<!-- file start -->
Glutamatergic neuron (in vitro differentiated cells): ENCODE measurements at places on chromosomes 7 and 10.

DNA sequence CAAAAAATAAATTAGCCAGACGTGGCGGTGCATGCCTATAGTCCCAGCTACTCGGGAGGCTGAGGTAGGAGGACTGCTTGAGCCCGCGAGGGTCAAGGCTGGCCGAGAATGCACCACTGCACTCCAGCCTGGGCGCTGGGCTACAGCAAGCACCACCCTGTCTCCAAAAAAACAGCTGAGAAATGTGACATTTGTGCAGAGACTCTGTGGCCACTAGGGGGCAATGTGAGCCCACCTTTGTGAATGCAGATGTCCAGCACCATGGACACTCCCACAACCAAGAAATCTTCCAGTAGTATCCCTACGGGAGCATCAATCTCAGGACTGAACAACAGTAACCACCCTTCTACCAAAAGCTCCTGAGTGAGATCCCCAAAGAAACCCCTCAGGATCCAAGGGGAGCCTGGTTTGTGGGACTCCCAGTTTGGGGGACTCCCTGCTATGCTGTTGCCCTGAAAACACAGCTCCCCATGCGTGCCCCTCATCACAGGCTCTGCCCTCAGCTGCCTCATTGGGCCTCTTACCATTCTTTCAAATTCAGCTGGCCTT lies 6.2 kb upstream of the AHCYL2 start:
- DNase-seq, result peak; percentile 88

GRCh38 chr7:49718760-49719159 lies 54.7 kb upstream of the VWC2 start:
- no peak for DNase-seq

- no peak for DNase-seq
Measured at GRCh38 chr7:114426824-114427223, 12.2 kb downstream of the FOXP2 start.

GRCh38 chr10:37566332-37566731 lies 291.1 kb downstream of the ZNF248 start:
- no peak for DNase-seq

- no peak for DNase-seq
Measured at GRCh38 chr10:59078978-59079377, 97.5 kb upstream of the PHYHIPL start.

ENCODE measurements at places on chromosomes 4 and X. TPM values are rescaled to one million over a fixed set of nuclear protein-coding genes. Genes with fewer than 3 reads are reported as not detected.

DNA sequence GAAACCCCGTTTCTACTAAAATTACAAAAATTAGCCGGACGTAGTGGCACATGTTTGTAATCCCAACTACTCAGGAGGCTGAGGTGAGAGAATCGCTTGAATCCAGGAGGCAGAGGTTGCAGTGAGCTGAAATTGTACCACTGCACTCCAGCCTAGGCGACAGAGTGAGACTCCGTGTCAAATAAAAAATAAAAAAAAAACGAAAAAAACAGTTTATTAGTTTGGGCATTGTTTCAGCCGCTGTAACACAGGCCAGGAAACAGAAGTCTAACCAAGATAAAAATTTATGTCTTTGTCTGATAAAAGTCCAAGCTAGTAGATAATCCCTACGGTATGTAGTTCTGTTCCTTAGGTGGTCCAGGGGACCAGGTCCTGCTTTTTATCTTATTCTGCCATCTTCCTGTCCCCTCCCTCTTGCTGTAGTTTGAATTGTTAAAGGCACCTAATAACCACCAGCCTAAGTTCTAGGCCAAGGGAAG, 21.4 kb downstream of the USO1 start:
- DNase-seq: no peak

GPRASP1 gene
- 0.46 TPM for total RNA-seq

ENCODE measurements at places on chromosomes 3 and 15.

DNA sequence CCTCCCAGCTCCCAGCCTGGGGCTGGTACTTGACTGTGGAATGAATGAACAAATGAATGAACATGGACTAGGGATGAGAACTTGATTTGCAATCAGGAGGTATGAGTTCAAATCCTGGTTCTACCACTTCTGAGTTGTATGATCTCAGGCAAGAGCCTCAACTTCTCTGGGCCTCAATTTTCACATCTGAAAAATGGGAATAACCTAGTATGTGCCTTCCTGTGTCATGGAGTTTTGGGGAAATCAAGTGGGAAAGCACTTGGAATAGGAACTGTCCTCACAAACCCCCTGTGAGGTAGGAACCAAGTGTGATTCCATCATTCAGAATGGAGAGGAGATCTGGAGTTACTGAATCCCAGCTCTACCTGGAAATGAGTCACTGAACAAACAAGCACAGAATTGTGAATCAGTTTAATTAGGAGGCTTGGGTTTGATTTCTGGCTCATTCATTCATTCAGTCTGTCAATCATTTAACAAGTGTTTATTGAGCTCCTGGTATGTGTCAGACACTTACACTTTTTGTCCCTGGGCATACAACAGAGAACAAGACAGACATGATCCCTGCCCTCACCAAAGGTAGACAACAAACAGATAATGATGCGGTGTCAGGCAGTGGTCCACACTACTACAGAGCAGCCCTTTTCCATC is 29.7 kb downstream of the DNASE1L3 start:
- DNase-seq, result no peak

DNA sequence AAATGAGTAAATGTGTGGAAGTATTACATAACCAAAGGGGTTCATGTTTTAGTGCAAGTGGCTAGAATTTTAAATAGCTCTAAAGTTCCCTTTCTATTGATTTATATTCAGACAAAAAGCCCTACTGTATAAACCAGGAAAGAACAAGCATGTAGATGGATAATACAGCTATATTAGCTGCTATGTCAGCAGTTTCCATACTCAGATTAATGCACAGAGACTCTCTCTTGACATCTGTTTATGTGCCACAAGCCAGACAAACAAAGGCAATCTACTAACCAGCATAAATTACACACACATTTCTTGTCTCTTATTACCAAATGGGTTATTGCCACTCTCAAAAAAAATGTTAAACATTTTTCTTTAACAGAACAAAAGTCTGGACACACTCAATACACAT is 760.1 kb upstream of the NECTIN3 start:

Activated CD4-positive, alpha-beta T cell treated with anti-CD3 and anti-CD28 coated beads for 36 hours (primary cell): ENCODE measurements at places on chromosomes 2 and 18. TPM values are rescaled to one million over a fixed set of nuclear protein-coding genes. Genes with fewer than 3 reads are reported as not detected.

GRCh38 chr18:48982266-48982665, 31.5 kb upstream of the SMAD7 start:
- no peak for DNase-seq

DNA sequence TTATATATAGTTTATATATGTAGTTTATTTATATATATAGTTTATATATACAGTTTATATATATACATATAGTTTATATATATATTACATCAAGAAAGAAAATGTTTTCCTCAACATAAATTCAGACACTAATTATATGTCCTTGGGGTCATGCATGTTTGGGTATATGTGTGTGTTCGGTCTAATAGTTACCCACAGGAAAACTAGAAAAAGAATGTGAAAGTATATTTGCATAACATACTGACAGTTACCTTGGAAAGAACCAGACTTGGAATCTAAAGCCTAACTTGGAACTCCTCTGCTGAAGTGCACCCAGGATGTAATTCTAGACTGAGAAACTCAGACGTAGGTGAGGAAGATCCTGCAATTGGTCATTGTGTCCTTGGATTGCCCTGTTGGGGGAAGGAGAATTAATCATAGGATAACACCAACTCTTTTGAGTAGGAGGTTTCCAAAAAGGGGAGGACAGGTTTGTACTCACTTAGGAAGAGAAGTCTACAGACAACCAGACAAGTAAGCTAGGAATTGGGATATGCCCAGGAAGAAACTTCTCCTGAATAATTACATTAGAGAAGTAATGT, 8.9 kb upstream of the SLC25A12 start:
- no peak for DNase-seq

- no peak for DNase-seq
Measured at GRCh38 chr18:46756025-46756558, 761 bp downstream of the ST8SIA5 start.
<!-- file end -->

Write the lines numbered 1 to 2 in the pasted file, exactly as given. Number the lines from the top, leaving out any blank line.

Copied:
Glutamatergic neuron (in vitro differentiated cells): ENCODE measurements at places on chromosomes 7 and 10.

DNA sequence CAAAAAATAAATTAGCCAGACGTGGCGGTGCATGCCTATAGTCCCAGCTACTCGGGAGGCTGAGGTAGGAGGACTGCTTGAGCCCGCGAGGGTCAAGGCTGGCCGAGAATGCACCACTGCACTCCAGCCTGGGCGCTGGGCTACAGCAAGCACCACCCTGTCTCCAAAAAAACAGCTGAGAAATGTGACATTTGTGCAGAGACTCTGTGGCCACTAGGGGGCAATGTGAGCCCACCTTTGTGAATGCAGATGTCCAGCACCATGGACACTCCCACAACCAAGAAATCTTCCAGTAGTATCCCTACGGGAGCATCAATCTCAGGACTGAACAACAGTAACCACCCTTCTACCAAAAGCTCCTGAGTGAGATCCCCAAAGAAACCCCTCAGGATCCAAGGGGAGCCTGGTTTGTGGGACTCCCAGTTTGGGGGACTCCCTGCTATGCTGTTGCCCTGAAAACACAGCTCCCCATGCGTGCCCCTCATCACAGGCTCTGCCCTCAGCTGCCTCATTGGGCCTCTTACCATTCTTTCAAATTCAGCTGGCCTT lies 6.2 kb upstream of the AHCYL2 start: